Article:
In the tenth century Sergius, a nobleman of Ravenna, quarreled with a relative over an estate and, in a duel to which his son Romuald was witness, slew him. The young man of twenty years was horrified at his father’s crime, and entered a Benedictine monastery at Classe to do a forty days’ penance for him. This penance led to his entry into religion as a Benedictine monk.
After seven years at Classe, Romuald went to live as a hermit near Venice, under the guidance of a holy man who had him recite the Psalter from memory every day. When he stumbled, the hermit struck his left ear with a rod. Romuald suffered with patience, but one day, noting that he was losing his hearing in that ear, asked the old man to strike him on his right ear. This episode supposes great progress in virtue. The two religious were joined by Peter Urseolus, Duke of Venice, who desired to do penance also, and together they led a most austere life in the midst of assaults from the evil spirits.
Saint Romuald, whose aim was to restore the primitive rule to the Order of Saint Benedict, succeeded in founding some hundred monasteries in both Italy and France, and he filled the solitudes with hermitages. The principal monastery was that at Camaldoli, a wild, deserted region, where he built a church, surrounded by a number of separate cells for the solitaries who lived under his rule; his disciples were thus called Camaldolese. For five years the fervent founder was tormented by furious attacks by the demon. He repulsed him, saying, O enemy! Driven out of heaven, you come to the desert? Depart, ugly serpent, already you have what is due you. And the shamed adversary would leave him. Saint Romuald’s father, Sergius, was moved by the examples of his son, and entered religion near Ravenna; there he, too, was attacked by hell and thought of abandoning his design. Romuald went to visit him; he showed him the error of the devil’s ruses, and his father died in the monastery, in the odor of sanctity.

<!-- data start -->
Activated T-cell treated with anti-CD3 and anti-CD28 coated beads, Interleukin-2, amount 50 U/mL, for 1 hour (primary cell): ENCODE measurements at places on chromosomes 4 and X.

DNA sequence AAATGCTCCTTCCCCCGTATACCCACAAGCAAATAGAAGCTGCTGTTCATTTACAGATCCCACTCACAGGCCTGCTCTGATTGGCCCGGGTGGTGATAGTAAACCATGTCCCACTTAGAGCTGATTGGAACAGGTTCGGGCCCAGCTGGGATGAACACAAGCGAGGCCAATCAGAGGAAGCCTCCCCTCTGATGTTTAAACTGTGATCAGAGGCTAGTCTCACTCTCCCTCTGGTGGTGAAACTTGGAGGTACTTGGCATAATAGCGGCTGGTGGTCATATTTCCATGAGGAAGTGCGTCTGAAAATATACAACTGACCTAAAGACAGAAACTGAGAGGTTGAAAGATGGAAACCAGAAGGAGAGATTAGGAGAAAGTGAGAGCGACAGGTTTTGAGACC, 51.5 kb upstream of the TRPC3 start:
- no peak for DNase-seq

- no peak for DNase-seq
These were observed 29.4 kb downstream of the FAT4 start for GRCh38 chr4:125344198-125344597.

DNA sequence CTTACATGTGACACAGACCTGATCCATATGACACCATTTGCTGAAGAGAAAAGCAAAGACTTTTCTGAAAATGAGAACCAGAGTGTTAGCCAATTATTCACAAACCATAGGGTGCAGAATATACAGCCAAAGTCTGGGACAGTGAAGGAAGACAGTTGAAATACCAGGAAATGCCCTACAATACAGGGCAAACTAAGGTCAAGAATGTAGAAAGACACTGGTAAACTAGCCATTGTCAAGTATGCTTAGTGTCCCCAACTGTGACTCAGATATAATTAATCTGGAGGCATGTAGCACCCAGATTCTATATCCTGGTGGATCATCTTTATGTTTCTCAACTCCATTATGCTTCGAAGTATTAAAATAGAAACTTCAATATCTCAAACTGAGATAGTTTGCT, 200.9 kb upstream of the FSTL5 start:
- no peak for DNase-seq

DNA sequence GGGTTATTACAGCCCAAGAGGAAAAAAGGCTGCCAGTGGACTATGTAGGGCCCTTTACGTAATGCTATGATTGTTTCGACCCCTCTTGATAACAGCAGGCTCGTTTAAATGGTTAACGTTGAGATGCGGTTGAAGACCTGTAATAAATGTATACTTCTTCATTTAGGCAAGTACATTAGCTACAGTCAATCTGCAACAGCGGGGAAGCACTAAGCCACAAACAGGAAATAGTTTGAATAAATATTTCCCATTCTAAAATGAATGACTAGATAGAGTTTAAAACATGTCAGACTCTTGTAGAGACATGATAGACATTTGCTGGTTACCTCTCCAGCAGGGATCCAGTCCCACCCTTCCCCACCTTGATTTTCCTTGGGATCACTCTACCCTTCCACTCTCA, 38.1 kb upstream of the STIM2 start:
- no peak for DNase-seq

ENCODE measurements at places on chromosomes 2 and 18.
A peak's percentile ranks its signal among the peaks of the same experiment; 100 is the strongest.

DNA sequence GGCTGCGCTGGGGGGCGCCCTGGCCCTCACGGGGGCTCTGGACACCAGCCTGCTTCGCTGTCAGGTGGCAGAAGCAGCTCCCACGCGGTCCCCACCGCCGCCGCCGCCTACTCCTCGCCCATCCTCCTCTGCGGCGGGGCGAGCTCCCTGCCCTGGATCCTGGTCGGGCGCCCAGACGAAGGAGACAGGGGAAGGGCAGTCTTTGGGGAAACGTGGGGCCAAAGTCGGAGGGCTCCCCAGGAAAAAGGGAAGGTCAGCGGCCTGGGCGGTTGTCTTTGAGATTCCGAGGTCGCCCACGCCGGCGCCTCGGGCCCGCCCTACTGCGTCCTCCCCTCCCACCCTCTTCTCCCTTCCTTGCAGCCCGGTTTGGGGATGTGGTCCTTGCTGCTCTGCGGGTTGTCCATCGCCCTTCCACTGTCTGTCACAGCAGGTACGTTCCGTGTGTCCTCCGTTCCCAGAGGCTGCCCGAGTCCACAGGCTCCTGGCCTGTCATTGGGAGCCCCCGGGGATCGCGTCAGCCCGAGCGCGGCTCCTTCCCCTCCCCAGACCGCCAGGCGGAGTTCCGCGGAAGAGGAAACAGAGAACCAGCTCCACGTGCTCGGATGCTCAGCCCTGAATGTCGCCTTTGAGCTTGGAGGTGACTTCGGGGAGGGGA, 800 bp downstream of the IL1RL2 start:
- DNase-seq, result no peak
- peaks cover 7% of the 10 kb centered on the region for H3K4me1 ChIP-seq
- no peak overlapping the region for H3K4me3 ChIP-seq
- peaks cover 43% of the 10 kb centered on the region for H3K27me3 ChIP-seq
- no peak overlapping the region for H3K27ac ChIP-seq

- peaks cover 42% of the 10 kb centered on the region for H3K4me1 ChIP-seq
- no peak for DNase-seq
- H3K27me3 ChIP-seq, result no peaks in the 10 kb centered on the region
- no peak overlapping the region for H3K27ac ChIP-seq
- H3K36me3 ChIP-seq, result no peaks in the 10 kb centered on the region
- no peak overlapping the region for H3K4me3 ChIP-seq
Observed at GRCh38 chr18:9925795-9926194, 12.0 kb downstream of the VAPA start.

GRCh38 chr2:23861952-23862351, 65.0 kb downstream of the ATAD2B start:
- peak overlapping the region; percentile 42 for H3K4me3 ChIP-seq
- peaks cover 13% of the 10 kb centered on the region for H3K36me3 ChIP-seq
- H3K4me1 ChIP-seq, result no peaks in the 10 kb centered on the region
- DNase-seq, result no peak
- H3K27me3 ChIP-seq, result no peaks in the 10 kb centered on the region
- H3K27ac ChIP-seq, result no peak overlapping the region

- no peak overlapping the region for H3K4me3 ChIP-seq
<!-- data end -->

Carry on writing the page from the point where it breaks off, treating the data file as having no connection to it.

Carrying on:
Among his first disciples were Saints Adalbert and Boniface, apostles of Russia, and Saints John and Benedict of Poland, martyrs for the faith. He was an intimate friend of the Emperor Saint Henry, and was reverenced and consulted by many great men of his time. He once passed seven years in solitude and total silence. He died, as he had foretold twenty years in advance, alone in his monastery of Val Castro, on the 19th of June, 1027, in an advanced and abundantly fruitful old age.
By the life of Saint Romuald, we see how God brings good out of evil. In his youth Saint Romuald was much troubled by temptations of the flesh; to escape them he had recourse to hunting, and it was in the woods that he first conceived his love for solitude. His father’s sin prompted him to undertake a forty days’ penance in the monastery, which he then made his permanent home. Some bad examples of his fellow-monks induced him to leave them and adopt the solitary mode of life; the repentance of a Venetian Duke brought him his first disciple. The temptations of the devil compelled him to lead his severe life of expiation; and finally, the persecutions of others were the occasion of his settlement at Camaldoli, mother house of his Order.
Reflection. If we follow the impulses of the Holy Spirit, like Saint Romuald we shall bring Him into situations which seem without hope. Our own sins, the sins of others, their ill will against us, our own mistakes and misfortunes, if we react with the help of God, are capable of bringing our own souls and others to the throne of God’s mercy and love.
Little Pictorial Lives of the Saints, a compilation based on Butler’s Lives of the Saints and other sources by John Gilmary Shea (Benziger Brothers: New York, 1894); Les Petits Bollandistes: Vies des Saints, by Msgr. Paul Guérin (Bloud et Barral: Paris, 1882), Vol. 2